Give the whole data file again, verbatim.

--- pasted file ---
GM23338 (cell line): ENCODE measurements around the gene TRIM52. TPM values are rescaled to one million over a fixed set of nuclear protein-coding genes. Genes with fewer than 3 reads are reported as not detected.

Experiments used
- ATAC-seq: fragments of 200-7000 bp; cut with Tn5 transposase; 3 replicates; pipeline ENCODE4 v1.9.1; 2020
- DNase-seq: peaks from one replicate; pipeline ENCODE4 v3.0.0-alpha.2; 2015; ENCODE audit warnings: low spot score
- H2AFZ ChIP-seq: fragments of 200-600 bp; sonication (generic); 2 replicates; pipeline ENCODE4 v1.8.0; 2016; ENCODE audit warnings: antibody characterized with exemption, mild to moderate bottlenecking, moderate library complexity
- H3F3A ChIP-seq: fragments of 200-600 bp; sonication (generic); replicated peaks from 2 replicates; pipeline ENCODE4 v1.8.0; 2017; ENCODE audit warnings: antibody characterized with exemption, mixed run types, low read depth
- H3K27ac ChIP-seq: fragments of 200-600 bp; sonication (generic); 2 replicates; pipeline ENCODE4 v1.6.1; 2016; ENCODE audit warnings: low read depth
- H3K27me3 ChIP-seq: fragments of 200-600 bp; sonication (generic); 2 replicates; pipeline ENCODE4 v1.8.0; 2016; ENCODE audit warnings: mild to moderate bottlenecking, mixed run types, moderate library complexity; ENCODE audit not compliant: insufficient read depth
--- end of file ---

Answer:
GM23338 (cell line): ENCODE measurements around the gene TRIM52. TPM values are rescaled to one million over a fixed set of nuclear protein-coding genes. Genes with fewer than 3 reads are reported as not detected.

Experiments used
- ATAC-seq: fragments of 200-7000 bp; cut with Tn5 transposase; 3 replicates; pipeline ENCODE4 v1.9.1; 2020
- DNase-seq: peaks from one replicate; pipeline ENCODE4 v3.0.0-alpha.2; 2015; ENCODE audit warnings: low spot score
- H2AFZ ChIP-seq: fragments of 200-600 bp; sonication (generic); 2 replicates; pipeline ENCODE4 v1.8.0; 2016; ENCODE audit warnings: antibody characterized with exemption, mild to moderate bottlenecking, moderate library complexity
- H3F3A ChIP-seq: fragments of 200-600 bp; sonication (generic); replicated peaks from 2 replicates; pipeline ENCODE4 v1.8.0; 2017; ENCODE audit warnings: antibody characterized with exemption, mixed run types, low read depth
- H3K27ac ChIP-seq: fragments of 200-600 bp; sonication (generic); 2 replicates; pipeline ENCODE4 v1.6.1; 2016; ENCODE audit warnings: low read depth
- H3K27me3 ChIP-seq: fragments of 200-600 bp; sonication (generic); 2 replicates; pipeline ENCODE4 v1.8.0; 2016; ENCODE audit warnings: mild to moderate bottlenecking, mixed run types, moderate library complexity; ENCODE audit not compliant: insufficient read depth